Like cables holding down a radio tower, the spine is also supported by a network of muscles that provide reactive support (adjustment of stiffness and tension) to control load and generate movement. Some of these muscles (such as multifidus, psoas and quadratus lumborum) connect one vertebrae to another and help to ensure the segments of the spine are stabilised. Other muscles are much larger and span across multiple vertebrae (such as the erector spinae and abdominal muscles), helping to generate force and movement, and couple movement of the lower back to that of our hips. Like a pivot point under a crow-bar, the small muscles allow the large muscle to generate force in a stable fashion, ensure even loading and leverage. Abdominal muscles in conjunction with the diaphragm and pelvic floor muscles also help to generate abdominal pressure (like an internal balloon of air), increase stiffness and stability of the spine and control rotational movements. Of particular note is the deep transversus abdominus muscle that acts like a muscular corset or built in weightlifting belt.
The diaphragm and pelvic floor muscles (left) in conjunction with the deep transversus abdominus muscle (right) form muscular walls around the abdominal cavity, helping to stabilise and stiffen the lumbar spine when they contract.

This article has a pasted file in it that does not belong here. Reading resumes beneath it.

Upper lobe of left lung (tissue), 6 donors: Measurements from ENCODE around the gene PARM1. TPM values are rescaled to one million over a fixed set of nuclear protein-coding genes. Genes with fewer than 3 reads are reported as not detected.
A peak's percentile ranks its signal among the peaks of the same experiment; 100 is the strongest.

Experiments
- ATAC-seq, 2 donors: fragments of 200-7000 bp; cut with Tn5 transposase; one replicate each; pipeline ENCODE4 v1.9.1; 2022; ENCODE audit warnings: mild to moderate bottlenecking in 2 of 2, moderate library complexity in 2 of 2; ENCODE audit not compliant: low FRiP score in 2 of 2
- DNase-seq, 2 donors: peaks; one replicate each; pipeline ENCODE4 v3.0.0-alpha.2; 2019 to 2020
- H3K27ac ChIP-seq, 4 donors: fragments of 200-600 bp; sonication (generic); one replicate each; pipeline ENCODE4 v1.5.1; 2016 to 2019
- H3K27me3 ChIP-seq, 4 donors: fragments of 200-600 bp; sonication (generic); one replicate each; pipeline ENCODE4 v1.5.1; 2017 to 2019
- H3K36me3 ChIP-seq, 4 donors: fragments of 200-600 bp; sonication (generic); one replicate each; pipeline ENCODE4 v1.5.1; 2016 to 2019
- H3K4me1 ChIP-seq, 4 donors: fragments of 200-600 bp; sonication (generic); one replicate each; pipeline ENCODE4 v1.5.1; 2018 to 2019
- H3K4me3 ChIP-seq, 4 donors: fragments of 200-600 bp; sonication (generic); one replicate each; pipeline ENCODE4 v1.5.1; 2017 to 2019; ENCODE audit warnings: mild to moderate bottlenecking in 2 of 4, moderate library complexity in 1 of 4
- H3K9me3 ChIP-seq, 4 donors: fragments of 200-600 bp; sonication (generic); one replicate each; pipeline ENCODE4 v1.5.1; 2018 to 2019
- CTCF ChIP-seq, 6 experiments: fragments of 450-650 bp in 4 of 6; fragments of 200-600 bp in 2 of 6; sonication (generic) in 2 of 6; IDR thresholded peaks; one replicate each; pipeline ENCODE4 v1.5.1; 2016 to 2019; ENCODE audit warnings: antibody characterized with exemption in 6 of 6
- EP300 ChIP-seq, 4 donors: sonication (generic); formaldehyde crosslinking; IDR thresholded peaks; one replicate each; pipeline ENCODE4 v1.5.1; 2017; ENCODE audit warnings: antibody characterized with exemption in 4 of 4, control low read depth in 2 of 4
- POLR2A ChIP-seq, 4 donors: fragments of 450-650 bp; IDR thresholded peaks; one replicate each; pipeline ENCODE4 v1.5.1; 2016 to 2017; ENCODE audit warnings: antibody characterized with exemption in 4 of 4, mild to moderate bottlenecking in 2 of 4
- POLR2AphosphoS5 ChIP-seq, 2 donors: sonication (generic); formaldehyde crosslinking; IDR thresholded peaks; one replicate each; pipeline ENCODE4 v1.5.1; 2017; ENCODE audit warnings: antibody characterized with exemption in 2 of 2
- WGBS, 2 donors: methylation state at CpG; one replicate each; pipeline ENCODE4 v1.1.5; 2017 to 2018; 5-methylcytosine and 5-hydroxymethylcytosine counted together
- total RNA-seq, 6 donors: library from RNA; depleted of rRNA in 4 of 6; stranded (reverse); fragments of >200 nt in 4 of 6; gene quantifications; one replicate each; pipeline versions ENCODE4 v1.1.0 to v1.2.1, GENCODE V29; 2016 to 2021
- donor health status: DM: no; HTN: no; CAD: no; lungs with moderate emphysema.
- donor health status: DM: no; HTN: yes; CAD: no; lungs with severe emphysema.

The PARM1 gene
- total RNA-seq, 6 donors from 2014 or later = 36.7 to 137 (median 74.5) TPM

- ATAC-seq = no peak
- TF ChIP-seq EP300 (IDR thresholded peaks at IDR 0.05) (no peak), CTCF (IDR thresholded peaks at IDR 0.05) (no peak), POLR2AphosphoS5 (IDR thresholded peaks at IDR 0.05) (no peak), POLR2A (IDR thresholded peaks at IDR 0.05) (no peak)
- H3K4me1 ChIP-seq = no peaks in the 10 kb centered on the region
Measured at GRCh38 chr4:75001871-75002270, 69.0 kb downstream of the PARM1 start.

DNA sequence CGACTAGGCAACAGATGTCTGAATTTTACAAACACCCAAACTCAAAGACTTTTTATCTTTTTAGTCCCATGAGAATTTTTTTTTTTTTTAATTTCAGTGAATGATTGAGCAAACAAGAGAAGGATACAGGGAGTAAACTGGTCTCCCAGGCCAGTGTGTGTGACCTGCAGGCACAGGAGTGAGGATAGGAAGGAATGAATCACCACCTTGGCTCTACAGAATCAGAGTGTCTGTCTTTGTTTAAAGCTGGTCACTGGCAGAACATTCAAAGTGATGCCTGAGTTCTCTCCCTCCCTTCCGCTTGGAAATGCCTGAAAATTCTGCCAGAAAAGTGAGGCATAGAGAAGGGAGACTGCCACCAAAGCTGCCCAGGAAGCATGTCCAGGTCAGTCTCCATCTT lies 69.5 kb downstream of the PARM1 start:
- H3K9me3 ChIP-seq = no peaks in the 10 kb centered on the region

The multiple layers of muscle surrounding the spine and abdomen are held together by connective tissue that acts like a sort of glue - binding all layers and transmitting forces. This connective tissue is known as fascia. Fascia adds further stability to the spine and in the lower back there is a thickened superficial layer of fascia - known as the thoracolumbar fascia. This structure adds further strength and control in this region of the spine. In addition to the tissues directly attached to the spine, the tissues associated with the pelvis and hips are important to the function of the lumbar spine. Of particular note are the hip flexor, gluteal and groin muscles. By their attachment to the lumbar and abdominal fascia, pelvis and legs, these muscles are very important for providing a stable base of support and adjusting posture of the lumbar spine. In a similar fashion, the large latissimus dorsi muscles in the upper back/shoulder can help to stabilise the lumbar spine by bracing the facial tissue when they contract.
The latissimus dorsi and gluteal mucles attach to the thoracolumbar facia and help to brace the spine. Similarly, the groin and hip flexor muscles are associated with the abdominal muscles and fascia and can help to control the spine.
In viewing the anatomy of the lumbar spine its complexity can be appreciated. Furthermore, so can its strength. With the synchrony between the ligaments, discs, joints, supporting muscles and fascia, the spine is incredibly strong. Indeed, biomechanical studies of weightlifters' lumbar spines suggest that they tolerate as much as 17,192 N of compressive load (1,753 kg!) when lifting heavy weights (2). Of course these are incredible feats of strength that weightlifters can perform with the right training, but it goes without saying that when it is working optimally the human spine is tough!
1. 3D4Medical Ltd. (2017).Complete Anatomy (Version 2.3.7 (4120)) [Windows Application Software]. Retrieved from http://3d4medical.com
2. Chollewicki, J. McGill, SM. Norman, RW. (1991). Lumbar spine loads during the lifting of extremely heavy weights. Medicine and science in sports and exercise, 23(10), 1179-1186.